By Aldo Svaldi
Condo developer Jason Sherrill says he would prefer to hand keys for his new units to families, but tighter rules from the Federal Housing Administration have him selling to investors instead.
Stricter FHA certification requirements for condo developments have made most condos ineligible for FHA-insured mortgages, the primary source of condo financing since the downturn.
"They really force people like me to build and turn them into rentals," said Sherrill, chief executive of Landmark Solutions in Windsor.
FHA-insured mortgages have a low 3.5 percent down payment and more flexible underwriting rules. That has made them popular with entry-level buyers, who are also drawn to more affordable condos.
Certification is designed to protect the FHA, a part of the U.S. Department of Housing and Urban Development, from sharp drops in value that result when too many units convert into rentals or go into foreclosure.
"HUD/FHA is trying to manage risk to the insurance fund while still providing access to home ownership for low- and moderate-income borrowers, particularly for first-time homebuyers," said Rick Garcia, Denver-based administrator for HUD's Region 8. "It's a delicate balancing act, but HUD continues to consider public input into the process."
A depleted FHA would harm the markets, not to mention taxpayers, the argument goes. But critics charge the FHA's actions are harming those they're intended to help.
"It is an overreaction and it is hurting the market," said Jerry Orten, a Denver attorney and spokesman with the Community Associations Institute, a trade group for homeowners associations that is pushing the FHA to ease up.
HOAs are responsible for pursuing certification of developments they represent.
Rep. Ed Perlmutter, a Jefferson County Democrat, wrote acting FHA commissioner Carole Galante last month after getting numerous complaints from constituents.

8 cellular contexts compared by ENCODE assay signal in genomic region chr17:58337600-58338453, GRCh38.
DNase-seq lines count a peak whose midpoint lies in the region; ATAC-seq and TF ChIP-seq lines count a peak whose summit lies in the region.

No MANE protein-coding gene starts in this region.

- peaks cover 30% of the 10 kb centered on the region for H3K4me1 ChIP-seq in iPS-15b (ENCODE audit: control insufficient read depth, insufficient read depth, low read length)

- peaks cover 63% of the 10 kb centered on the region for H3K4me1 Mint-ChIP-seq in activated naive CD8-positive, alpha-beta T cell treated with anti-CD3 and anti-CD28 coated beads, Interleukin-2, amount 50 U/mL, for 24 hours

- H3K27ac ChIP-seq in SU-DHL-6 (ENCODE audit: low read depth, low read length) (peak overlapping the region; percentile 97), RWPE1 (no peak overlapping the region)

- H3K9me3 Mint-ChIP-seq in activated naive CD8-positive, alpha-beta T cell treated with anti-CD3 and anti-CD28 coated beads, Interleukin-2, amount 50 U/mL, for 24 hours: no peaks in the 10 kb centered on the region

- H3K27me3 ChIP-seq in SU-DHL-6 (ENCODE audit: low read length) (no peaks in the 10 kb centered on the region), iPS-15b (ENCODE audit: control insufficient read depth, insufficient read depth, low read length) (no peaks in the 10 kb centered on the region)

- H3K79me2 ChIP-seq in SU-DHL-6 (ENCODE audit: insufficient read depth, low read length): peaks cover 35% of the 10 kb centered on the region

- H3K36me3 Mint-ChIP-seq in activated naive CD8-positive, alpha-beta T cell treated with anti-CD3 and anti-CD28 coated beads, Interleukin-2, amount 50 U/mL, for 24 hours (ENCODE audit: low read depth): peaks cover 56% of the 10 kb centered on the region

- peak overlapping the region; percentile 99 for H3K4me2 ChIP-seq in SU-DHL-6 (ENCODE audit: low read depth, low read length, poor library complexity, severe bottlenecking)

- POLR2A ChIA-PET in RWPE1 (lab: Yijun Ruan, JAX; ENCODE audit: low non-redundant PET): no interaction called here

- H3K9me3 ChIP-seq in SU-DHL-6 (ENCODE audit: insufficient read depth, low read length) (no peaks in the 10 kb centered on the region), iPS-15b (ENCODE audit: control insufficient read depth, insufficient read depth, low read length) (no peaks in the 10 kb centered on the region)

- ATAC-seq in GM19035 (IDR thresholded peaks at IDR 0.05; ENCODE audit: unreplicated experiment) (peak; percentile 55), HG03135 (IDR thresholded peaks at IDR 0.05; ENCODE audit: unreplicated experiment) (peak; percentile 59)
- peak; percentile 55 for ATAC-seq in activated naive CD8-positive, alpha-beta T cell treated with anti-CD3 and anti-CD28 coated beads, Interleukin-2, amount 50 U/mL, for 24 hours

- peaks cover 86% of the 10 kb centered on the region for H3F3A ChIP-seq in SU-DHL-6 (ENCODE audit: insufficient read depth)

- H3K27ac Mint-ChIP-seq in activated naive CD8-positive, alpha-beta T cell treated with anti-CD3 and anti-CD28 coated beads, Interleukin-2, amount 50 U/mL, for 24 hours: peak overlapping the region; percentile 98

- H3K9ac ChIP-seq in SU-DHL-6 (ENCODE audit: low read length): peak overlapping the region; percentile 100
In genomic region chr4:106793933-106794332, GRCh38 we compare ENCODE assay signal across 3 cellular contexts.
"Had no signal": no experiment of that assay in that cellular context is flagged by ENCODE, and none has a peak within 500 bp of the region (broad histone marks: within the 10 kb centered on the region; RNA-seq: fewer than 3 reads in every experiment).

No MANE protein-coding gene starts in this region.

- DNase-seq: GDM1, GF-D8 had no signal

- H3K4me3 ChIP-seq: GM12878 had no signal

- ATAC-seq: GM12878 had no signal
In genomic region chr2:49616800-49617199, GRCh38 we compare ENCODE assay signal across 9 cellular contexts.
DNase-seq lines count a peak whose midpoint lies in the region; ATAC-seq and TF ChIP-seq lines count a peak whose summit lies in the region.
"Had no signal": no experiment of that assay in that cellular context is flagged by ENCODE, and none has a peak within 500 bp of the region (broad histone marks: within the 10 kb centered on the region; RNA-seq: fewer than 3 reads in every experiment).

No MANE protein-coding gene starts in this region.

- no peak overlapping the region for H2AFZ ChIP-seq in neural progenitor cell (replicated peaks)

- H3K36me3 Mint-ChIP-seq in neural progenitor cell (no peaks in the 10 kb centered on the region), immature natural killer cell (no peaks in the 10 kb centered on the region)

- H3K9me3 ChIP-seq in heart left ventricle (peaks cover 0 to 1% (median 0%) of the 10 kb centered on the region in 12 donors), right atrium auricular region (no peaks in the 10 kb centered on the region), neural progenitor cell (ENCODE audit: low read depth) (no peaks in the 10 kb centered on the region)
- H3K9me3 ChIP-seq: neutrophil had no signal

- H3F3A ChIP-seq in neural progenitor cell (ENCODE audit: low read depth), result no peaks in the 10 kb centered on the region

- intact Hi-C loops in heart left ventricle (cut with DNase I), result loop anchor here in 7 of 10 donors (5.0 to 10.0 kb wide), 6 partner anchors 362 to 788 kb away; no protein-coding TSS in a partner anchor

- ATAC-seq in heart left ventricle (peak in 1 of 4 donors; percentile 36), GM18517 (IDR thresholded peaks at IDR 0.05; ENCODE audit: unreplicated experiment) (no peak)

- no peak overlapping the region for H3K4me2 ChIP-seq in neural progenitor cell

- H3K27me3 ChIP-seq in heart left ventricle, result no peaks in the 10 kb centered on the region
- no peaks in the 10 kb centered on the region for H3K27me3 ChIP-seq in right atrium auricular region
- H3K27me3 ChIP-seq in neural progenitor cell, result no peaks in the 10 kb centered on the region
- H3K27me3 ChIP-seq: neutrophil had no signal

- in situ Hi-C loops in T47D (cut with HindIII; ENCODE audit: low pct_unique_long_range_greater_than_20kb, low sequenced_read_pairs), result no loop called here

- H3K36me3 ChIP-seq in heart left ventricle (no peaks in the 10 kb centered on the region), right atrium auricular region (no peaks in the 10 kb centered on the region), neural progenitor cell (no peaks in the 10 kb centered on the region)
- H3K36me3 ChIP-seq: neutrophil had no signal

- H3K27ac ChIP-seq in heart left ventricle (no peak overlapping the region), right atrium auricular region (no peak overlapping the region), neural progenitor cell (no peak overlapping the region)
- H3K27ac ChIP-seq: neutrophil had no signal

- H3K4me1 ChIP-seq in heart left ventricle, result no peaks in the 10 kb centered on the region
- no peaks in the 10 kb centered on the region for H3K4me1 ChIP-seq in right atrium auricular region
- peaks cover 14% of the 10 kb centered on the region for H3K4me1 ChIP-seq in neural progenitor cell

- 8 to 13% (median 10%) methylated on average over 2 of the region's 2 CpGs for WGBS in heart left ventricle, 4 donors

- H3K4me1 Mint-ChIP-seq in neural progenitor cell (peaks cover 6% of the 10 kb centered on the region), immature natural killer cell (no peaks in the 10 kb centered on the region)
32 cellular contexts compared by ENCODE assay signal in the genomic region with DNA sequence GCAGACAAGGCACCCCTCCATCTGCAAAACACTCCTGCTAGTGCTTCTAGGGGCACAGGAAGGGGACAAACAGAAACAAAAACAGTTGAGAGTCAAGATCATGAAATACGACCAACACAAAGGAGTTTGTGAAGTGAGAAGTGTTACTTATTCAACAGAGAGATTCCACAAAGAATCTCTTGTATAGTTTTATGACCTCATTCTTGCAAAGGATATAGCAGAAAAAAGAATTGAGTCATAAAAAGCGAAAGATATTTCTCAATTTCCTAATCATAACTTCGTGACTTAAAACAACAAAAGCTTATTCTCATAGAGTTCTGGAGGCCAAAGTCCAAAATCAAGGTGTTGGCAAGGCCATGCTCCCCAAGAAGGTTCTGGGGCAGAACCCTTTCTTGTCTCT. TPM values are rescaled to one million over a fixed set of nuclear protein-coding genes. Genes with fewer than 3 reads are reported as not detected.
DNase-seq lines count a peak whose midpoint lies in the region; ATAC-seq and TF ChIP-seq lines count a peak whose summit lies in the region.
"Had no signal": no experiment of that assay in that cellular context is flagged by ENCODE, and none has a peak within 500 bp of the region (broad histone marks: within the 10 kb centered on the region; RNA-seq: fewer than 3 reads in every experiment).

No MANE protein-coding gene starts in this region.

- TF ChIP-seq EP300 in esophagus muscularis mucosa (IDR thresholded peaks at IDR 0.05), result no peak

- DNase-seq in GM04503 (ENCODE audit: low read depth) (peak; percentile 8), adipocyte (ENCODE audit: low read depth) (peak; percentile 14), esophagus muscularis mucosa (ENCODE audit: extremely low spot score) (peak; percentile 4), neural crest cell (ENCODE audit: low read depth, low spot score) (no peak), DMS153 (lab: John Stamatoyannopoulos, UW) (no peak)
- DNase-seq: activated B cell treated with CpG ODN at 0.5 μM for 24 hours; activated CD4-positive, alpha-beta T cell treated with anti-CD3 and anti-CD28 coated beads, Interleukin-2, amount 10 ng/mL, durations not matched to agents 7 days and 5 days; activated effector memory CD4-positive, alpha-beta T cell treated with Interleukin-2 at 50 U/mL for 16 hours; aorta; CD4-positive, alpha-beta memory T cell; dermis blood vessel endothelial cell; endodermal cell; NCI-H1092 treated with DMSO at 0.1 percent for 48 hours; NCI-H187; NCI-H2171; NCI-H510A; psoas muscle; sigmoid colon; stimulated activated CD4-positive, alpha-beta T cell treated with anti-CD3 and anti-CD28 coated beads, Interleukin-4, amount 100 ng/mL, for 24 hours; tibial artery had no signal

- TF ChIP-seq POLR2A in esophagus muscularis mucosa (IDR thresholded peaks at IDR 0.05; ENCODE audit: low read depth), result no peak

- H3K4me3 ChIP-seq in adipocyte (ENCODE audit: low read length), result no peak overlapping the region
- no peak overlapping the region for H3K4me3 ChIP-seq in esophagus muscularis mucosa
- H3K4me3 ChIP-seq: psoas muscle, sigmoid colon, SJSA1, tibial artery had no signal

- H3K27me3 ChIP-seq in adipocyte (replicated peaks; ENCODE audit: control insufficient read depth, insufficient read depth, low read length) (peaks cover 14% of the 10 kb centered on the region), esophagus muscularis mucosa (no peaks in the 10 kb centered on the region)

Only 8.4 percent of 25,000 condo developments nationally that have FHA certifications expiring before Sept. 30 have recertified, Perlmutter wrote in his letter. Communities that have tried to recertify in recent months have been rejected at a 38 percent rate, due in part to the complexity of the rules, he added.
"In tightening down on these things, they have made it more difficult on everybody," Perlmutter said in an interview.
To qualify for certification, more than half of the units in a development must be owner-occupied, and no more than 15 percent can be behind 30 days or more on their HOA dues.
Those requirements aren't necessarily new. But the FHA is taking a stricter interpretation on them, Orten said. For example, bank-owned properties used to be excluded from the counts. Now they count against ownership.
A change that disallowed second homes to be counted as owner-occupied has also hurt some developments.
The Lakeshore Condominiums in Loveland are popular with buyers who spend their winters in warmer climates such as Phoenix, Sherrill said.
"The government decided on a whim that second homes can't be quantified as owner-occupied," he said. "All of a sudden a project that was in compliance wasn't in compliance."
That hurts sales by locking out buyers who thought they had financing, Sherrill said.
Even when projects might otherwise qualify for certification, condo associations are declining to do so. A new liability clause subjects volunteer directors to $1 million fines and 30 years in prison if they get the information wrong. Condo developments, which had to get certified just once, must now do so every two years, increasing the liability that association's face.
Losing certification leaves condo owners with a much more limited market when it comes time to sell and excludes buyers who can't afford larger down payments.
"We don't have certification, and that has hurt all of the owners who are here," said Margie Valdez, president of the condo association for the Beauvallon in Denver.
Sellers can hold out for buyers who qualify for conventional loans, with their larger down payments of 10 to 20 percent. Some developments are seeing those buyers show up lately, given the shortage of homes available for sale.
In some developments, local credit unions are trying to fill the financing gap. But that isn't the case everywhere, and conventional buyers may be scared off.
Other options are to sell to investors who will convert the unit into a rental or, if a buyer doesn't show up in time, to let the property go into foreclosure. Both of those "outs" put condo communities deeper in the hole and make recertification less likely, what Orten and others call the "downward spiral."